Female Travelers Are More Aware of Zika Risks
Pregnant woman can pass the Zika virus to her fetus
In the past few years, the Zika virus has become a significant global public health concern with potentially devastating consequences for children born to Zika-infected mothers.
According to a new study published on September 3, 2019, few USA-based international travelers are aware of the potential sexual transmission of Zika to a partner and, accordingly, there is reduced prevention for this virus’s transmission.
These researchers found that traveling to a Zika endemic country and travelers’ gender were both significantly predictive of the traveler’s awareness of the Zika virus health risk.
According to this study of 1,043 individuals, those traveling to a Zika endemic country, such as Cuba, Puerto Rico or Mexico, had a 48 percent greater chance of having high-Zika knowledge compared to those not traveling to a Zika endemic country.
Moreover, women had a higher probability of having high-Zika knowledge compared to men.
The study found only 27 to 35 percent of participants were able to correctly identify effective methods for the prevention of the sexual transmission of Zika virus.
Which means, the majority of international travelers did not adopt sexual prevention measures.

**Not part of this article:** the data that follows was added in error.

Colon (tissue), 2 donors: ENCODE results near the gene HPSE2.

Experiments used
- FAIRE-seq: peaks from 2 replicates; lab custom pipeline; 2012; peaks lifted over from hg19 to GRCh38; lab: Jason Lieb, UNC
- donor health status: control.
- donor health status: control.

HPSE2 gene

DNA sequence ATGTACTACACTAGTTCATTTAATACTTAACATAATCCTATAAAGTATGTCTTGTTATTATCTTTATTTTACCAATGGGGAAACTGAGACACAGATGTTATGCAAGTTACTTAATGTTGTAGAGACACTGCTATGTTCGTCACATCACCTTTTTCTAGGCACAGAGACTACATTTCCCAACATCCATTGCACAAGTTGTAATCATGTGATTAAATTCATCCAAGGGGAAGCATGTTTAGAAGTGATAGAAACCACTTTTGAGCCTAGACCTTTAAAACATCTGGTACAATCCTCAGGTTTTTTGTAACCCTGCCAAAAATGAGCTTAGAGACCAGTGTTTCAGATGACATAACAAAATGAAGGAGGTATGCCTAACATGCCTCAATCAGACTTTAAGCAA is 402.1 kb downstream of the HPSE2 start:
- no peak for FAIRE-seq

This is important news since as of August 7, 2019, the states of Florida (29), California (25), Idaho (1), Nebraska (1), New York (1), and Utah (1) have reported a total of 58 travel-related Zika cases this year.
And, the state of Florida reports 19 pregnant women have contracted the Zika virus, as of September 7, 2019.
Furthermore, a Zika infection during pregnancy can have deleterious effects on the developing fetus, resulting in serious congenital malformations such as microcephaly, neurological sequelae, and Guillain–Barré syndrome.
The main point is the ‘Zika virus can be passed from a pregnant woman to her fetus.’
In the absence of preventive vaccines or specific treatments for a Zika virus infection, the guidance offered by the U.S. Centers for Disease Control and Prevention (CDC), calls for:
- increased public knowledge in relation to the prevention of mosquito bites,
- actions before; during, and after visiting Zika endemic areas, and
- use of condoms for the prevention of Zika transmission during sex.
These researchers concluded saying ‘our results reveal that traveling to a Zika endemic country and being female increased the odds of having higher Zika knowledge.’
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‘Specifically, there is little knowledge of the sexual route of Zika virus transmission among USA travelers.’
And, ‘without sufficient awareness of the sexual transmission of Zika, travelers will be ill-equipped to adopt the appropriate personal protective measures to prevent the sexual spread of this virus.’
This study’s conclusions are based on a survey of 1,043 USA residents who had a history of traveling outside the United States in June 2017.
Published by Zika News